DJ Khaled, America's Most Famous Muslim, Comes Out Against Trump's Immigration Order

DJ Khaled, America's Most Famous Muslim, Comes Out Against Trump's Immigration Order
Illustration by Tristan Elwell

More than six million people follow DJ Khaled's insanely popular Snapchat account. But this past weekend, as many of his celebrity peers spoke out against Trump's executive order restricting immigration from seven majority-Muslim countries, Khaled seemingly tiptoed around the divisive issue, simply posting a video of Sam Cooke's "A Change Is Gonna Come."

That changed Monday afternoon. After an appearance on CBS' The Talk, the Miami native posted an Instagram photo using the hashtag #NoBanNoWall.

"Bless up, I am a Muslim American love is the [key] love is the answer," he wrote. "It's so amazing to see so many people come together in love! I pray for everyone I pray we all love and live in peace... #NoBanNoWall"

A photo posted by DJ KHALED (@djkhaled) on

Many followers probably aren't aware, but Khaled is a practicing Muslim (although he takes a liberal interpretation of the religion). He was born Khaled Mohamed Khaled, and his family is Palestinian. In an interview last fall, Rolling Stone writer Jonah Weiner asked Khaled if he worried about raising his son in a country where anti-Muslim rhetoric had become so widespread.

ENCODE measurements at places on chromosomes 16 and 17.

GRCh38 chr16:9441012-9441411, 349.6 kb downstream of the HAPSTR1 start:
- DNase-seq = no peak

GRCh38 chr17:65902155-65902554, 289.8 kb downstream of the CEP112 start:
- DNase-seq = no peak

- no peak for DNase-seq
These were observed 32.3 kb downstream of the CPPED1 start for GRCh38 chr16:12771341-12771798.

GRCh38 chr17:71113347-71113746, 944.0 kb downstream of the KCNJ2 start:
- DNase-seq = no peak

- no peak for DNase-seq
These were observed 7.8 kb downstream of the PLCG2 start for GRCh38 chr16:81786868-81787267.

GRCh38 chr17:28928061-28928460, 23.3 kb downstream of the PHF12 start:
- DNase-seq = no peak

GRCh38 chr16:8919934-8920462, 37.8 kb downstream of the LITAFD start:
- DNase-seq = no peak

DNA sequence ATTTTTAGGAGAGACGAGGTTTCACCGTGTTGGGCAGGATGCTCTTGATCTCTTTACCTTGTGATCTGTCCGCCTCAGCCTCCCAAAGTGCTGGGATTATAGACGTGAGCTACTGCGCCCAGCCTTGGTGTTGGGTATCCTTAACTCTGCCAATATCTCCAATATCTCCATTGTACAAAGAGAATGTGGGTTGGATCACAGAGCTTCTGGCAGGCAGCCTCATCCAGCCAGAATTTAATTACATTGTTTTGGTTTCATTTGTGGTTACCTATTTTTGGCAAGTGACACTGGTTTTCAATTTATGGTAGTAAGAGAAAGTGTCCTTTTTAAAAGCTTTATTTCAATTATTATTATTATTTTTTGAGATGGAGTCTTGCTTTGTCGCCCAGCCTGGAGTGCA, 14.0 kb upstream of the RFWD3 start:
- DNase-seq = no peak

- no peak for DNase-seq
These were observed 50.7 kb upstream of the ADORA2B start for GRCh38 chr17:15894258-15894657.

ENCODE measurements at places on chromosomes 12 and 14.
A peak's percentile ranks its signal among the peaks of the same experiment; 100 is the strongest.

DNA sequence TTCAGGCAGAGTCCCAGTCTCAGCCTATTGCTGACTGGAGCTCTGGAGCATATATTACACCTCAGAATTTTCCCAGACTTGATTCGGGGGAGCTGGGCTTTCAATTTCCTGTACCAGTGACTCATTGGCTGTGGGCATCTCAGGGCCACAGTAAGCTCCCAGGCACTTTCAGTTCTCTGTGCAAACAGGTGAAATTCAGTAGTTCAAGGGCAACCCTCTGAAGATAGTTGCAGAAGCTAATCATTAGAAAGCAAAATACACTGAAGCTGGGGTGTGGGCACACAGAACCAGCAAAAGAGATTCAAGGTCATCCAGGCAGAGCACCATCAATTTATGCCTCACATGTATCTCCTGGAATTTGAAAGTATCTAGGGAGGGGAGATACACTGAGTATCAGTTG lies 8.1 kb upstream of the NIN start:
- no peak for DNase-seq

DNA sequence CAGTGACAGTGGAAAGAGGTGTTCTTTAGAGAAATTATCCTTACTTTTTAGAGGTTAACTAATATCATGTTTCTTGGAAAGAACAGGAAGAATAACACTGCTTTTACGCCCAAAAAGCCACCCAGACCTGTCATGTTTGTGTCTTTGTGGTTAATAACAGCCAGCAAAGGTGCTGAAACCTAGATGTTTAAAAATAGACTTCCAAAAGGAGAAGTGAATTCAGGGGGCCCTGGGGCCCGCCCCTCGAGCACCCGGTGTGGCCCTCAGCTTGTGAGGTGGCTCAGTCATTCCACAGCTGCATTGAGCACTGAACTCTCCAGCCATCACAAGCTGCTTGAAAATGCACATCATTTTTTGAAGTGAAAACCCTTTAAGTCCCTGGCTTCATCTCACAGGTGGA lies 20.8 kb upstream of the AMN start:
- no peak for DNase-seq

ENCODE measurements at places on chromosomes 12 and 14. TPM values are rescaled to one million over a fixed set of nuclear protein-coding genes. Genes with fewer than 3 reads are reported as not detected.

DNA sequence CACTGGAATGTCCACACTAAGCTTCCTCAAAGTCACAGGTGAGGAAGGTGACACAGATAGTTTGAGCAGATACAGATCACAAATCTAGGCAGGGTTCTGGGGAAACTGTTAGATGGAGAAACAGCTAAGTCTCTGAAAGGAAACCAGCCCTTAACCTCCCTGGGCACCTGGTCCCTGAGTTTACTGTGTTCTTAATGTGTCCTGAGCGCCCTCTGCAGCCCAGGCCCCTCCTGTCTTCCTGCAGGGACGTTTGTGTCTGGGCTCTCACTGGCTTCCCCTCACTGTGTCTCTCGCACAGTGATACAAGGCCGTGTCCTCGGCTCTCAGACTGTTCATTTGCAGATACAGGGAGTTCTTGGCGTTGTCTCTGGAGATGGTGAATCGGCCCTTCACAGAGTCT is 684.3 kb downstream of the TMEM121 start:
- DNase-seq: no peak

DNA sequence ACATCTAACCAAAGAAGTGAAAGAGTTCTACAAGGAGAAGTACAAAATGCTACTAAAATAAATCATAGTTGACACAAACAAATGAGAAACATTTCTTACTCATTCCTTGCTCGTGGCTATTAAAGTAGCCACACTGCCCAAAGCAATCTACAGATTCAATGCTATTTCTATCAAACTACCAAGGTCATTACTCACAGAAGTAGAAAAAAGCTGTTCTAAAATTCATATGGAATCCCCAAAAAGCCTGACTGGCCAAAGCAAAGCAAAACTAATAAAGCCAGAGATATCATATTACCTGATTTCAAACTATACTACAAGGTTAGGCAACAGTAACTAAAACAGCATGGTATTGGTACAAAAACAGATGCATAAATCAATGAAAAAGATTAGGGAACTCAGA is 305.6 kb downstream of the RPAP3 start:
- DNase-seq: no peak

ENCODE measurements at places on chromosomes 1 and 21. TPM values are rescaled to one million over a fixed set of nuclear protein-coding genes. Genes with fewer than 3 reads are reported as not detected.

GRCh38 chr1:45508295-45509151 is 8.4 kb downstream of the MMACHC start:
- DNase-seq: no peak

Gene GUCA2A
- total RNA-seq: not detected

"We're good people, and we don't entertain ignorance," Khaled responded. "It's the same as staying away from 'they' – stay away from that ignorance. Love is the most powerful thing in the world."

Throughout the weekend, it seemed as if Khaled was debating whether to take a public position. Although the social media star boasts more than 14 million followers, his inspirational messages rarely get political. On the set of The Talk Monday, Khaled gave a brief shout-out to "my Muslim people" but spoke mostly in generic terms about love. In Rick Scott-esque fashion, he even offered thoughts and prayers, saying everyone should "pray more."

The Talk host Sheryl Underwood, on the other hand, suggested that celebrities had a duty to speak out against injustice.

"It's incumbent upon all of us to use our resources, our money, our power, our connections," she said, to Khaled's applause. "What I think for celebrities [is], this is a platform. We bring the cameras; we bring the notoriety to the issue."

Khaled's Instagram post came just hours after the roundtable conversation. He did not immediately respond to a Snapchat seeking comment for this story.


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